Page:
What We Believe About Agile

Happy New Year! We hope that 2015 started great for you. To kick off what we expect to be more frequent blogging, this post describes what we believe about Agile. I'm motivated to write this for two reasons - to explicitly state our point of view and to prepare for a Certified ScrumMaster class that I'm teaching this week.

Agile is four values and twelve principles found on the Agile Manifesto home page and on the Principles behind the Agile Manifesto page. That's it. We believe that if an organization of people works together in a way that is aligned to these values and principles that the organization is Agile. We approach all of our teaching, coaching and other consulting from this point of view.

Agile isn't daily meetings, user stories, continuous integration, product owners or other related activities, artifacts or roles. Agile is a mindset of collaboration to create great products incrementally and iteratively, frequently adjusting based on changes in the world around us and what we learn.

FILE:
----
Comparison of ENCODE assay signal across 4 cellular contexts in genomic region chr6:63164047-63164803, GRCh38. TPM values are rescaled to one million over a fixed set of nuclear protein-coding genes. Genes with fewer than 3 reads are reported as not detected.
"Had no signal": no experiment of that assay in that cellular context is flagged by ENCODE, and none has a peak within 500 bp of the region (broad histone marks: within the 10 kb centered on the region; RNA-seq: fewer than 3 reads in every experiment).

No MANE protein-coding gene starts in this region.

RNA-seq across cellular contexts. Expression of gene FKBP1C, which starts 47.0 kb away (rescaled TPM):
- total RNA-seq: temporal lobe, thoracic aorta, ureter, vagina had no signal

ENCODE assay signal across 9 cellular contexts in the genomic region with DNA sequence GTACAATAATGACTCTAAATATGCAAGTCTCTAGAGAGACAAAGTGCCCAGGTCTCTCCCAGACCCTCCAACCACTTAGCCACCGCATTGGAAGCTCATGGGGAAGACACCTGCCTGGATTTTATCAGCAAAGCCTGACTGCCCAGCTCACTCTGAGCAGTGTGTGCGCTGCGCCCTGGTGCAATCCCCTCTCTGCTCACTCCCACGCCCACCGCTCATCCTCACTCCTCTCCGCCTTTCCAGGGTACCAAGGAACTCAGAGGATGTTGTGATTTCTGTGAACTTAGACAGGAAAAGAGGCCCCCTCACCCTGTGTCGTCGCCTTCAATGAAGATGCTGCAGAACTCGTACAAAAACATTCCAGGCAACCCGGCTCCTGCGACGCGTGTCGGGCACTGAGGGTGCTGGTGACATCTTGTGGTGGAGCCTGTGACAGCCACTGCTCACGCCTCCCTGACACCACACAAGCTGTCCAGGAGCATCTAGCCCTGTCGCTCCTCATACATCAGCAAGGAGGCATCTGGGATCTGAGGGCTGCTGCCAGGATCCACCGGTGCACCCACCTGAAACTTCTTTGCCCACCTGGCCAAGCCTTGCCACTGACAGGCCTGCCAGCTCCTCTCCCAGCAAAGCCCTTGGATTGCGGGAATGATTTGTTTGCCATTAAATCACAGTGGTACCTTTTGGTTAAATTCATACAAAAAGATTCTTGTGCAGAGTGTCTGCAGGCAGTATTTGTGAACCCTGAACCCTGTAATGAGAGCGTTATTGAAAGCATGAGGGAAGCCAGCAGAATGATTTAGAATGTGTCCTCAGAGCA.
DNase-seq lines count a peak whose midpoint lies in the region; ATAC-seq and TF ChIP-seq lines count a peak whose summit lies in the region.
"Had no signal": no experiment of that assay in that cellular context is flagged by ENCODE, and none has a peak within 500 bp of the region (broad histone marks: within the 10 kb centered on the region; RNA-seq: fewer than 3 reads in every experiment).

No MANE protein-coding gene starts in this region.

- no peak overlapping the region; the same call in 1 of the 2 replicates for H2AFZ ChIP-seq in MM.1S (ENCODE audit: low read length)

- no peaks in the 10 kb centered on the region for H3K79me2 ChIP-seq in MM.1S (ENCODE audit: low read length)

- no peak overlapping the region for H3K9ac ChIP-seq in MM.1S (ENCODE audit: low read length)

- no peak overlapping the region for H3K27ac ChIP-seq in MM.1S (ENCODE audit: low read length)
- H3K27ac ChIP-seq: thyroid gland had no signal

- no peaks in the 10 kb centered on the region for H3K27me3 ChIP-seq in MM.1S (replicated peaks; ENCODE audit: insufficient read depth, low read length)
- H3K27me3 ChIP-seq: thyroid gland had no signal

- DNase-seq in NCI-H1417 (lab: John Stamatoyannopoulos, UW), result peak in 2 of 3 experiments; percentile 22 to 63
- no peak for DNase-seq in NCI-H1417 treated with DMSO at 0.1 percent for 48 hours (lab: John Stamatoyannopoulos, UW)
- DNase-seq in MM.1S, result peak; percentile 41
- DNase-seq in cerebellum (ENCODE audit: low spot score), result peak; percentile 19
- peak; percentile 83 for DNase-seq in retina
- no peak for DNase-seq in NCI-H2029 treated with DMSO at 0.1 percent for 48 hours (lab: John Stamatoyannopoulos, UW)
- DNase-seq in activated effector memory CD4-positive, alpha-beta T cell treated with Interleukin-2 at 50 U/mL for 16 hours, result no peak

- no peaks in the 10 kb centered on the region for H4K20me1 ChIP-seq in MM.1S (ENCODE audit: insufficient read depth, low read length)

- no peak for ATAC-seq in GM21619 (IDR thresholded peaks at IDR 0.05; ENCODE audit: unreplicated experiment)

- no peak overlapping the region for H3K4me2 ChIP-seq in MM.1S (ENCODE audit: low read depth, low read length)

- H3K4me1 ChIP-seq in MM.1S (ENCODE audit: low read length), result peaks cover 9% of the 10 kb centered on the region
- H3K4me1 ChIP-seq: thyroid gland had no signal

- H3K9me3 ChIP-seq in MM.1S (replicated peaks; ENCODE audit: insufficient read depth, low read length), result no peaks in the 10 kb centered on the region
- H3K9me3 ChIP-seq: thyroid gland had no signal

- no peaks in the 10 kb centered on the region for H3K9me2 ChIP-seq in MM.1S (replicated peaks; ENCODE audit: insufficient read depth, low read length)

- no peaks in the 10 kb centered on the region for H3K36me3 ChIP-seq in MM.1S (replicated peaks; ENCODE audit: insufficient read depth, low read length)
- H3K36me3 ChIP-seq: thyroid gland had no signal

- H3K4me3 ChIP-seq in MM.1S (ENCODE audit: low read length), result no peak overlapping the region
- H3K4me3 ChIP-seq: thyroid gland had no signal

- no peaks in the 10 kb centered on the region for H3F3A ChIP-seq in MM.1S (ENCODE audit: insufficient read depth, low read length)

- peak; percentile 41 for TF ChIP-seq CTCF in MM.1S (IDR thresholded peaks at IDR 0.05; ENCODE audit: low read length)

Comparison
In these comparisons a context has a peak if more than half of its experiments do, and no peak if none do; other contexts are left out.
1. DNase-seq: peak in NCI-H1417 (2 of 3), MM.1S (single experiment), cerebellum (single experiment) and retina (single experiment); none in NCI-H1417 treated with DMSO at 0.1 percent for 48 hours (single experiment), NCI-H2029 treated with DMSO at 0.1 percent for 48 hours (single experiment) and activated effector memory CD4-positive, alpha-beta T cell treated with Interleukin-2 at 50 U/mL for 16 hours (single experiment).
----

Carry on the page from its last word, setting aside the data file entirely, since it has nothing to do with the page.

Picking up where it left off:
A group of people could work in a way that is Agile with a model of interaction that they invent. In other words, you don't need Scrum, Extreme Programming, SAFe, Kanban or any other framework to be Agile. However, frameworks certainly help people execute efficiently and consistently.

We created Applied Frameworks because we believe in fulfilling the needs of people and organizations to be more effective and happier in their work to produce great products that meet and exceed their customers' needs. We believe that an Agile mindset enables us to accomplish WHY we exist.

This year we want to help you and your organization find your most effective and happiest state of execution and hope this is your best year yet. Let's go!


The 3 Questions vs. Tools

Why Tools Drive Daily Scrums into the Mud